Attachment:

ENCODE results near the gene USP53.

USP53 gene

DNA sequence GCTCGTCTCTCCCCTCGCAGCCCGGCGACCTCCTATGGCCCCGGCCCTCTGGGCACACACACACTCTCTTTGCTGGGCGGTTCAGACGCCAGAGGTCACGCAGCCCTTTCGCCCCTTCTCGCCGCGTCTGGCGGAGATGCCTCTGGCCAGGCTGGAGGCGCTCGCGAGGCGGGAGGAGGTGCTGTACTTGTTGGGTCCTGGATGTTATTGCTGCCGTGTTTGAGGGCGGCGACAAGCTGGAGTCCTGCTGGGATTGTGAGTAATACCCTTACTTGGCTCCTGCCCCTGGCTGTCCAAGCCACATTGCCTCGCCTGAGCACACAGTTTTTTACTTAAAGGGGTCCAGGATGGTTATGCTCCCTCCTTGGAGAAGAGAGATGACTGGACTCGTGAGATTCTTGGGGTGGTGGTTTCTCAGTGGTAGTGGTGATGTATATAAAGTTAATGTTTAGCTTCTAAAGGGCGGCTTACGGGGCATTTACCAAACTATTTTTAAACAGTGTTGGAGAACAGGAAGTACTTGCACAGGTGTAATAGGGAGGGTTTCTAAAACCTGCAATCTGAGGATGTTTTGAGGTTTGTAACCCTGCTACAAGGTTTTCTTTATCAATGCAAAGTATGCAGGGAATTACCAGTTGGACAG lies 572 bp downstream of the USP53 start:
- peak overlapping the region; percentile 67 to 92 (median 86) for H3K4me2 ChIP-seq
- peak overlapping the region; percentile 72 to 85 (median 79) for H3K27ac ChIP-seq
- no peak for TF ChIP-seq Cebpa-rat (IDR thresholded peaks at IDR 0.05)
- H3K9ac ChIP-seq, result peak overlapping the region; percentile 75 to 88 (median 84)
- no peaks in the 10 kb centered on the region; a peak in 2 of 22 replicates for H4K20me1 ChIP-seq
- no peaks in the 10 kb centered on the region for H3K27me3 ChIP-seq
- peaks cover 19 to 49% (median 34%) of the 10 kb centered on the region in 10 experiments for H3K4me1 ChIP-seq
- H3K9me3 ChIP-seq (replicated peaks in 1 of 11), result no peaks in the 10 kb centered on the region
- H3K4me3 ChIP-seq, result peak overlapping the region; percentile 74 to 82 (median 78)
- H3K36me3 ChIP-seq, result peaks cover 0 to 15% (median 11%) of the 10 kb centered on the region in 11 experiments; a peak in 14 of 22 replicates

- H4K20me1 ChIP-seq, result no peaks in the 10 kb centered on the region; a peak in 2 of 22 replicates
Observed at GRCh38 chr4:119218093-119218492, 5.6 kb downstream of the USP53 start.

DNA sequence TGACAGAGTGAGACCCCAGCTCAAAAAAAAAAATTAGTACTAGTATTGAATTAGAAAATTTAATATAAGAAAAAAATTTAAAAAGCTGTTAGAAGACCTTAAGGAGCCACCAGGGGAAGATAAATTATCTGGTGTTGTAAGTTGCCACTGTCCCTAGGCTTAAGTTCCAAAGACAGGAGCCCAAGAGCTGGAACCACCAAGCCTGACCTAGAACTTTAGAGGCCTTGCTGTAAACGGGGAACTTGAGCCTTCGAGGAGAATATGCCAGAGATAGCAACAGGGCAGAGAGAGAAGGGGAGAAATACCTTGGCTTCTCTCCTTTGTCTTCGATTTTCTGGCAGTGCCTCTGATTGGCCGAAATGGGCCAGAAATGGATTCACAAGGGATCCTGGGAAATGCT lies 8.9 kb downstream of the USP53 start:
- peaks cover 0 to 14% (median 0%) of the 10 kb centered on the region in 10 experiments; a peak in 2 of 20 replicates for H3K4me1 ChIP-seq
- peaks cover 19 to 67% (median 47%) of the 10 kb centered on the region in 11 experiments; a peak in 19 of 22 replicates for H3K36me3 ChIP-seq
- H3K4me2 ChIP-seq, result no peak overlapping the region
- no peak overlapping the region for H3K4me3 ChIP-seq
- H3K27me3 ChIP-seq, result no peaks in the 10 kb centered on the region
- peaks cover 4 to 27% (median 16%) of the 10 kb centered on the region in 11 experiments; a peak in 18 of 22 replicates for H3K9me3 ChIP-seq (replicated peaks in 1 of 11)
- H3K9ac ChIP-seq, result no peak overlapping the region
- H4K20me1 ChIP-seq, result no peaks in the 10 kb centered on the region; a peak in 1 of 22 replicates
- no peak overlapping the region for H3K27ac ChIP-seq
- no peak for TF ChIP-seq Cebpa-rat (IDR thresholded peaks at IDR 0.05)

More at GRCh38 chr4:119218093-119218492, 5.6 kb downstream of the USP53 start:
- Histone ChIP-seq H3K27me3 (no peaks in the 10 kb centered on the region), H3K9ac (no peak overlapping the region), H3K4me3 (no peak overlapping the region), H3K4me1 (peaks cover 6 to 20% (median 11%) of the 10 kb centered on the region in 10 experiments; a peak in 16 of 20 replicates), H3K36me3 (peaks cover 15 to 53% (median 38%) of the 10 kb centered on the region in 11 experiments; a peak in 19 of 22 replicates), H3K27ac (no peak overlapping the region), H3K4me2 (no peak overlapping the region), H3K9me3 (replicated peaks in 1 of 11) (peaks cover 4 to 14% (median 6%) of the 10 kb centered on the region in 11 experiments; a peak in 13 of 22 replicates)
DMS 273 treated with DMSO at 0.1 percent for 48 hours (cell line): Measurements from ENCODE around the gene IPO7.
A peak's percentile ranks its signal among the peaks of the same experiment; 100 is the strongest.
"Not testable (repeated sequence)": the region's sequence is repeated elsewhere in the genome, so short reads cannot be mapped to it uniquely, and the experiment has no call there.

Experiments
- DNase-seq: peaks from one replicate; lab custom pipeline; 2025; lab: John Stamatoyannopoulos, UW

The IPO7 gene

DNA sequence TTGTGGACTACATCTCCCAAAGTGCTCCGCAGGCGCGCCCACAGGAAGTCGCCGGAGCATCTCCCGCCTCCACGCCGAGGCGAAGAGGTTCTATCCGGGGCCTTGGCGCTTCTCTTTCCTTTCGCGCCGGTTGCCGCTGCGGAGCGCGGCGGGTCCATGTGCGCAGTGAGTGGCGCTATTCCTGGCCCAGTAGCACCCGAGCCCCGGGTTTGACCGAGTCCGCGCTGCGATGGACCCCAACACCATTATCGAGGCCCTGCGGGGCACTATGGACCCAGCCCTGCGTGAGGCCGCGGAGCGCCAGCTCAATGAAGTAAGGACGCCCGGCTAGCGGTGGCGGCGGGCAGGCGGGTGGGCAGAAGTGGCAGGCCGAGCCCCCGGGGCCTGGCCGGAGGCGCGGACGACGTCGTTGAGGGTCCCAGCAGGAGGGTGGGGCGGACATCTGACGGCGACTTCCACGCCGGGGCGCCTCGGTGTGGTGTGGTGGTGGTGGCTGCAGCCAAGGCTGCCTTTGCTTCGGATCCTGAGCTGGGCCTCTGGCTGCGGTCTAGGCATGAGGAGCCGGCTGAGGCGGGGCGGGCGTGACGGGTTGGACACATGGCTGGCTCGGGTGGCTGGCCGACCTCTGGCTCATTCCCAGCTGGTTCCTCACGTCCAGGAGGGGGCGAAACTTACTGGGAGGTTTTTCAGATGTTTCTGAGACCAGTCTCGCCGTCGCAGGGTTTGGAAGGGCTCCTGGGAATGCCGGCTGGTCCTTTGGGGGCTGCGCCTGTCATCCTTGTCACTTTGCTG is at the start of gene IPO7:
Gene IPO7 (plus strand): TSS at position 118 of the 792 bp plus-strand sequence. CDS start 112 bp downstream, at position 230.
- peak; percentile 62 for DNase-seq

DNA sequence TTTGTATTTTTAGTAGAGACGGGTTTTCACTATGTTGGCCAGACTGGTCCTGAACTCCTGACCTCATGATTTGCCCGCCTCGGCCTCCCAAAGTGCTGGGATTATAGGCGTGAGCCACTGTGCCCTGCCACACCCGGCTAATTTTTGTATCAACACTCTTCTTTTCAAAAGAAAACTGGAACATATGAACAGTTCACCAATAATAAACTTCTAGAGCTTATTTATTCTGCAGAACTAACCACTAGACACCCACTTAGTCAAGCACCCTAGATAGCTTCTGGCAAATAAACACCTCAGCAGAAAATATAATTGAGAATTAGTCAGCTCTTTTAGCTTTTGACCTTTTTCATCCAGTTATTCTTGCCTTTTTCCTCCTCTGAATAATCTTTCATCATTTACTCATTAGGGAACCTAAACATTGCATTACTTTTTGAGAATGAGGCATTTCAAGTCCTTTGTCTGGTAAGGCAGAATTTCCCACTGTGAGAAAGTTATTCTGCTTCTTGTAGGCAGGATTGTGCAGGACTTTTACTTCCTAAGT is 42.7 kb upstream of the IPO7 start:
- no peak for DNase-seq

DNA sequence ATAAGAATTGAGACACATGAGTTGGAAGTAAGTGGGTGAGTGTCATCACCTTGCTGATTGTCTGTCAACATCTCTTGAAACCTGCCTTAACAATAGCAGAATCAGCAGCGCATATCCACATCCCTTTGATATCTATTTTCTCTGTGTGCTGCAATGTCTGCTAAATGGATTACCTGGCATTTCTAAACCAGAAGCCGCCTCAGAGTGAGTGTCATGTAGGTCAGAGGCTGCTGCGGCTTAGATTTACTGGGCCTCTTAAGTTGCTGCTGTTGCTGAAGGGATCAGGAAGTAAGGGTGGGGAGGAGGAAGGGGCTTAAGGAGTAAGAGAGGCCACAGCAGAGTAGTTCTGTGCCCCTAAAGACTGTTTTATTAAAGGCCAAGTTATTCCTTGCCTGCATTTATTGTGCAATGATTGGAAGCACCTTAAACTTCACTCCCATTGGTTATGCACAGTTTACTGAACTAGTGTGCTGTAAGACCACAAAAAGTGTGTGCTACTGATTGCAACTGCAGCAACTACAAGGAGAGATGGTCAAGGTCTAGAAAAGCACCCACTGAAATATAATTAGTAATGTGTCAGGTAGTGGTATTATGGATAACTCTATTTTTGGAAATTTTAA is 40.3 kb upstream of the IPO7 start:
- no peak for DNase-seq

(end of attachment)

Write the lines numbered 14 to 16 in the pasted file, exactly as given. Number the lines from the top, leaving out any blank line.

- H4K20me1 ChIP-seq, result no peaks in the 10 kb centered on the region; a peak in 2 of 22 replicates
Observed at GRCh38 chr4:119218093-119218492, 5.6 kb downstream of the USP53 start.

DNA sequence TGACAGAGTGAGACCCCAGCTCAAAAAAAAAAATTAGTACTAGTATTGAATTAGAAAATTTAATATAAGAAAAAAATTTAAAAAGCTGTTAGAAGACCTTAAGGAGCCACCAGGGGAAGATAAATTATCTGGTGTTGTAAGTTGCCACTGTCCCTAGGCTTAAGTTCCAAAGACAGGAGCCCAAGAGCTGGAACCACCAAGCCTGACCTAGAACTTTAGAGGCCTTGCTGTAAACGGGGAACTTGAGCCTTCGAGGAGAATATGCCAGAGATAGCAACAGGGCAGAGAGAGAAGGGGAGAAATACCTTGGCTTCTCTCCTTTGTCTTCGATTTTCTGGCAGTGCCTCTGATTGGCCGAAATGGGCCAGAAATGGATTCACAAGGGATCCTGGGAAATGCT lies 8.9 kb downstream of the USP53 start: